An icy, frosty lawn is a common – and quite pretty – sight in winter in many parts of Australia. In warmer areas of the country, our lawns aren’t used to being covered in frost and snow on a regular basis, but even in Queensland, lawns can be affected by frost in certain regions.
Frost occurs after a cold and clear night, when morning dew freezes on your lawn, turning your expanse of green into an expanse of white. The severity of a frost can range from light and scattered to thick and heavy – and very damaging. Even a light frost (meaning the ground doesn’t actually freeze) that occurs over several consecutive nights can lead to the same kind of damage as a heavy frost.
When your patch of grass is covered by a thick layer of frost, it’s very susceptible to damage, and you need to treat it very carefully.
So why is frost a problem for your lawn?
The effects of frost on your lawn
- Freezing of the grass blades. The moisture inside grass blades will expand and freeze during a frost, rupturing the cell walls of the grass and damaging the plant.
- Colour loss. While some colour loss will naturally occur over winter, frost is a major contributor to grass discolouration.
- The appearance of yellow or brown patches, where the grass has become ragged and damaged.
- Slowing down of the process of photosynthesis, leading to the grass not being able to generate enough nourishment.
- Slowing down of enzyme activity, compromising many processes.
While frost won’t kill your lawn, it can certainly damage it and make it harder for the lawn to fully recover. And frost will definitely have a cosmetic effect on your lawn.
How to deal with frost on your lawn
If you know a frost is forecast
Avoid mowing at all costs, as this will make the grass more susceptible to frost damage.
Water your grass deeply the night before a frost is predicted. Water will slowly evaporate overnight, a process which heats the grass blades slightly and prevents the grass from reaching freezing temperature. Once your grass has hit freezing, cell wall damage and grass dieback occurs. Preventing grass from reaching freezing temperatures is one of the best strategies to help minimise frost damage.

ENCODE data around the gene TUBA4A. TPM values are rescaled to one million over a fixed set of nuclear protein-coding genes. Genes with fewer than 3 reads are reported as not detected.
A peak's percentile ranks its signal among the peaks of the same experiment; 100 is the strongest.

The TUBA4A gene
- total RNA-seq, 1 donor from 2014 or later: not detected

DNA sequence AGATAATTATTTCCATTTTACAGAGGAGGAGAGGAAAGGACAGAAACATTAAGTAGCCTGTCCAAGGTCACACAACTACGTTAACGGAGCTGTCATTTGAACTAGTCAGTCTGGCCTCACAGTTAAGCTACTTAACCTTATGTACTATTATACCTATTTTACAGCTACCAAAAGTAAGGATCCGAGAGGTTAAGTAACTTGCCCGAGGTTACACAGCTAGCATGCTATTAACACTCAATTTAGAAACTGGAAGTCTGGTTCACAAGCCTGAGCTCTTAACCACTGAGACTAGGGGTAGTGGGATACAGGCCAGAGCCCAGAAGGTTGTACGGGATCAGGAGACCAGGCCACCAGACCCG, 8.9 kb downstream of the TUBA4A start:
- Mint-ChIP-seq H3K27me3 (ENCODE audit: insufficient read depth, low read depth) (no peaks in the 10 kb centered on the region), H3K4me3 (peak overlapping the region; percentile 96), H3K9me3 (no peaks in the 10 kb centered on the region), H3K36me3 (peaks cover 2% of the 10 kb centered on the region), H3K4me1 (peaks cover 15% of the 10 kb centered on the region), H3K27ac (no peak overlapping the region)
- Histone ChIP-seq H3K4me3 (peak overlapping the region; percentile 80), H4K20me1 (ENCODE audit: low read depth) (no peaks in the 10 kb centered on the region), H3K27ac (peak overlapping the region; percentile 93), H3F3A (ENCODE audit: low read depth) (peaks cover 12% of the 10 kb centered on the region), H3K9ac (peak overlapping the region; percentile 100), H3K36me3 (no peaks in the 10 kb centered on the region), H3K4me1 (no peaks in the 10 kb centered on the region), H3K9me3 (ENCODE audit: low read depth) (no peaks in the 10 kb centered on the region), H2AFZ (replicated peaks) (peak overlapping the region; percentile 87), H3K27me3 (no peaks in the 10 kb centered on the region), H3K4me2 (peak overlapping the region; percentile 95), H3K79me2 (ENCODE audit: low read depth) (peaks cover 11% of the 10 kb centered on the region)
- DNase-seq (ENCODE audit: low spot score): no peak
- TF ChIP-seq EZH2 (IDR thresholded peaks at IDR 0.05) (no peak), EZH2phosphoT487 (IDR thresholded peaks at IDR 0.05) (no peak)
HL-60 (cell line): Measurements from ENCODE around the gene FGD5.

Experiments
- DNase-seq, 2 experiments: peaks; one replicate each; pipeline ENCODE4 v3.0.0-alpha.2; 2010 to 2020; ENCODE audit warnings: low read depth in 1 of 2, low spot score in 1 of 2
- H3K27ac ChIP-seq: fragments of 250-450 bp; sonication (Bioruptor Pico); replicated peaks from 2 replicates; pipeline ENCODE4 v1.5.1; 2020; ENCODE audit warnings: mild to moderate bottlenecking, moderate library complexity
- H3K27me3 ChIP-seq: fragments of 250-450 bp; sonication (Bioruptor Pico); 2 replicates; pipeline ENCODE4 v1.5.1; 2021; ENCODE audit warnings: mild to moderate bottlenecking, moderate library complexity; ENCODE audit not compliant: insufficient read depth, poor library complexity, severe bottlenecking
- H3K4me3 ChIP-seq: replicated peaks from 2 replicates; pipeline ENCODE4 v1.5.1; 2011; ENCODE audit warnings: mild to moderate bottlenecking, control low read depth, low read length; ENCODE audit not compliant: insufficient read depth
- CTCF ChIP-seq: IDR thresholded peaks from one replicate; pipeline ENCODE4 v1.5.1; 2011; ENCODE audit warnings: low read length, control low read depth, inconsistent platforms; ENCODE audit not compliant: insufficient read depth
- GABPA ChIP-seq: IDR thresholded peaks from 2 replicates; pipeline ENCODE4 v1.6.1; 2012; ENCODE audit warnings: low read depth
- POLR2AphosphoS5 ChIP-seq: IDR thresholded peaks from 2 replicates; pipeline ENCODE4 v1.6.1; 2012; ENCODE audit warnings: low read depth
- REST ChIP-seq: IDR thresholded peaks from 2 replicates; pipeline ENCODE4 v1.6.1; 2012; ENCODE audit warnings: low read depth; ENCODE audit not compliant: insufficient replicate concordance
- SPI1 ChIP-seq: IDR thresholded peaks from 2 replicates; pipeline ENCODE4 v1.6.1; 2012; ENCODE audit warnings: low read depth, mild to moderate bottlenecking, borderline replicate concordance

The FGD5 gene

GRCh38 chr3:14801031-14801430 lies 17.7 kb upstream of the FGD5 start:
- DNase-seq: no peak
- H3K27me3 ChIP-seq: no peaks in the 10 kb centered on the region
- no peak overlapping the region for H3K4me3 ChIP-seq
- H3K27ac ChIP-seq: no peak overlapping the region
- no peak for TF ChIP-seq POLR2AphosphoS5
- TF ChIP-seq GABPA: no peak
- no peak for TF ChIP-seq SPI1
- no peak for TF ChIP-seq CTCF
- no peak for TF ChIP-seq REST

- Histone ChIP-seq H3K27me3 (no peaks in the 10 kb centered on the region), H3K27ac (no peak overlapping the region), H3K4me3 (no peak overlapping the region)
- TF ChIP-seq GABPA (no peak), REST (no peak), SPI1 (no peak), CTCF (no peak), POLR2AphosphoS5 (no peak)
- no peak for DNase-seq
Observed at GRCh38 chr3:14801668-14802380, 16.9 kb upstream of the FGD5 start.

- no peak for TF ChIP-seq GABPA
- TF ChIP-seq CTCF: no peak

During the frost
Don’t walk on frosty grass. While it can be fun to crunch through a thick layer of frost on your grass, try to resist the temptation. Walking on frozen grass will damage the plant by breaking off the blades of grass. The cellular damage caused by a frost is significantly worsened by crushing the blades. Even worse is driving on a frosty lawn, as this will cause even more damage. Try and park somewhere else rather than the lawn if a frost is forecast. Stay off the lawn while the frost is on it – your grass will thank you. Wait until the sun has risen enough to melt the frost if possible.
If you’re out of bed early on a frosty morning, give your lawn a helping hand by lightly watering it before the sun rises. This helps remove frost from the blades quickly and evenly, and reduces the chance of brown patches occurring. This is also a useful strategy if you know you’ll need to walk on the lawn before the frost has a chance to melt naturally.
After a frost
If you’re mowing the lawn, raise your mower blades. Leaving the grass blades longer will help to protect the crown of the grass from frost damage. And don’t mow until your lawn recovers from any discolouration and is starting to grow again.
Give the lawn a good raking to remove any dead grass a few days after a heavy frost. Dead grass can lead to a build-up of thatch.
If it’s getting close to spring and fertilising season, make sure you wait a month after frost damage has occurred to give the lawn a dose of fertiliser. Applying extra nitrogen too soon after a frost can damage and dehydrate the grass even more.
Good lawn health
Keep in mind that if your lawn is in good overall health, it will be able to withstand the impacts of a frost better. In particular, a good dose of fertiliser in late autumn will make the lawn grass more tolerant of the cold.
Click here to discover how to effectively prepare your lawn for winter.
Choosing the right variety of grass
The ability to resist cold is an important feature of a good grass choice, particularly for Australians living in southern climates. You need to choose a type of grass that will hold up to wintry conditions and that can outlast a decent frost.
Bitter cold temperatures don’t have to be devastating for your lawn. With the right care, your lawn will survive the impact of frost, and can look healthy and beautiful all year round.